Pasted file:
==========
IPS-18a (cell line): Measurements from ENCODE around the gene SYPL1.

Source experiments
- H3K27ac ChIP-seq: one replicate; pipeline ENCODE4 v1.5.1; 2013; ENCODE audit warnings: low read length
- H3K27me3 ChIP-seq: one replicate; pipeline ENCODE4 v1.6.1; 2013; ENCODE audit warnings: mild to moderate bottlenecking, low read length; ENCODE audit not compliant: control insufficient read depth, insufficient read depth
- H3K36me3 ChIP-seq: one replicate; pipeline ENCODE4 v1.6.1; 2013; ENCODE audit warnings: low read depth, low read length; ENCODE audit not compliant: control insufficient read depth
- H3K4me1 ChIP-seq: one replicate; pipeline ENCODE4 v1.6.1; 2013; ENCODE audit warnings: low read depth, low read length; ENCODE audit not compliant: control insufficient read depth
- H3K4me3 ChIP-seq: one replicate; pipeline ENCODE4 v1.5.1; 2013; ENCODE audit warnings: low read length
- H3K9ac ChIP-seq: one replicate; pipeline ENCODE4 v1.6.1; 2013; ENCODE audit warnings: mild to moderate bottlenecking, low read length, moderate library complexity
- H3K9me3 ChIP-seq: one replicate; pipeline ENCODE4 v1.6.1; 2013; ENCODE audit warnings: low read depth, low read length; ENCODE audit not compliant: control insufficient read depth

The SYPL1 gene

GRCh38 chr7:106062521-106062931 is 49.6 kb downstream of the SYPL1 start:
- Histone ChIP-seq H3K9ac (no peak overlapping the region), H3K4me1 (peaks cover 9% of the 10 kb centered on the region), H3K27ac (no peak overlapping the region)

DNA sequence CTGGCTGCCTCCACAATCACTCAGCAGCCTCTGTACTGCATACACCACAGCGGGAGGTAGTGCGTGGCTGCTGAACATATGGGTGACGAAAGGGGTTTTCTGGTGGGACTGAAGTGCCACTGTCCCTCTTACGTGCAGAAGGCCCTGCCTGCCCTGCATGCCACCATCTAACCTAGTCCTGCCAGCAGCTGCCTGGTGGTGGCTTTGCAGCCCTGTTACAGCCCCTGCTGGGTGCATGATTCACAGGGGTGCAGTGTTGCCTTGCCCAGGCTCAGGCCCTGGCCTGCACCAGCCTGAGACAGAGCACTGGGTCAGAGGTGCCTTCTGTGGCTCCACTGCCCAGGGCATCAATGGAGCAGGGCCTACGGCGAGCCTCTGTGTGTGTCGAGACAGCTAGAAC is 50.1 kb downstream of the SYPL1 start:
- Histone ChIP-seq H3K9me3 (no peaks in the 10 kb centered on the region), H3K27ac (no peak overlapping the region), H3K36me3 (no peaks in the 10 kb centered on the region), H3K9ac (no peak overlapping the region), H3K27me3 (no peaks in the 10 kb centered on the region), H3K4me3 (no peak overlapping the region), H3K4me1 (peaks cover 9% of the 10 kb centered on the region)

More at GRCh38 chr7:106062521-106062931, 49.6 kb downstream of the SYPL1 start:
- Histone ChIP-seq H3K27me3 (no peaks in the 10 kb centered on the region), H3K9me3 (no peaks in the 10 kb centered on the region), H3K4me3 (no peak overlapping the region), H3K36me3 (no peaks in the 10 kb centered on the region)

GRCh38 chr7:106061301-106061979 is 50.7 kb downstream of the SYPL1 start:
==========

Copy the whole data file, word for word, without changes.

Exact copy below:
IPS-18a (cell line): Measurements from ENCODE around the gene SYPL1.

Source experiments
- H3K27ac ChIP-seq: one replicate; pipeline ENCODE4 v1.5.1; 2013; ENCODE audit warnings: low read length
- H3K27me3 ChIP-seq: one replicate; pipeline ENCODE4 v1.6.1; 2013; ENCODE audit warnings: mild to moderate bottlenecking, low read length; ENCODE audit not compliant: control insufficient read depth, insufficient read depth
- H3K36me3 ChIP-seq: one replicate; pipeline ENCODE4 v1.6.1; 2013; ENCODE audit warnings: low read depth, low read length; ENCODE audit not compliant: control insufficient read depth
- H3K4me1 ChIP-seq: one replicate; pipeline ENCODE4 v1.6.1; 2013; ENCODE audit warnings: low read depth, low read length; ENCODE audit not compliant: control insufficient read depth
- H3K4me3 ChIP-seq: one replicate; pipeline ENCODE4 v1.5.1; 2013; ENCODE audit warnings: low read length
- H3K9ac ChIP-seq: one replicate; pipeline ENCODE4 v1.6.1; 2013; ENCODE audit warnings: mild to moderate bottlenecking, low read length, moderate library complexity
- H3K9me3 ChIP-seq: one replicate; pipeline ENCODE4 v1.6.1; 2013; ENCODE audit warnings: low read depth, low read length; ENCODE audit not compliant: control insufficient read depth

The SYPL1 gene

GRCh38 chr7:106062521-106062931 is 49.6 kb downstream of the SYPL1 start:
- Histone ChIP-seq H3K9ac (no peak overlapping the region), H3K4me1 (peaks cover 9% of the 10 kb centered on the region), H3K27ac (no peak overlapping the region)

DNA sequence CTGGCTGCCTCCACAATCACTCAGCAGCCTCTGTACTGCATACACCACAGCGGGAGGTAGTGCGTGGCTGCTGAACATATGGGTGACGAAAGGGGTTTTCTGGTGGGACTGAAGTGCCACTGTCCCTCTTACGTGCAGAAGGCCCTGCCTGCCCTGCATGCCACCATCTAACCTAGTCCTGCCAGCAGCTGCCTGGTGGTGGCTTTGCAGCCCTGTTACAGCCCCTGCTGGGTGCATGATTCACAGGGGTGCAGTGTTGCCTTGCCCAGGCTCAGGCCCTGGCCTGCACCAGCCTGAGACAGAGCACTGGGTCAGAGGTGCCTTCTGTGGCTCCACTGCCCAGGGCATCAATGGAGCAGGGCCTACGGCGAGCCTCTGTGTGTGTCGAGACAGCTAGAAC is 50.1 kb downstream of the SYPL1 start:
- Histone ChIP-seq H3K9me3 (no peaks in the 10 kb centered on the region), H3K27ac (no peak overlapping the region), H3K36me3 (no peaks in the 10 kb centered on the region), H3K9ac (no peak overlapping the region), H3K27me3 (no peaks in the 10 kb centered on the region), H3K4me3 (no peak overlapping the region), H3K4me1 (peaks cover 9% of the 10 kb centered on the region)

More at GRCh38 chr7:106062521-106062931, 49.6 kb downstream of the SYPL1 start:
- Histone ChIP-seq H3K27me3 (no peaks in the 10 kb centered on the region), H3K9me3 (no peaks in the 10 kb centered on the region), H3K4me3 (no peak overlapping the region), H3K36me3 (no peaks in the 10 kb centered on the region)

GRCh38 chr7:106061301-106061979 is 50.7 kb downstream of the SYPL1 start: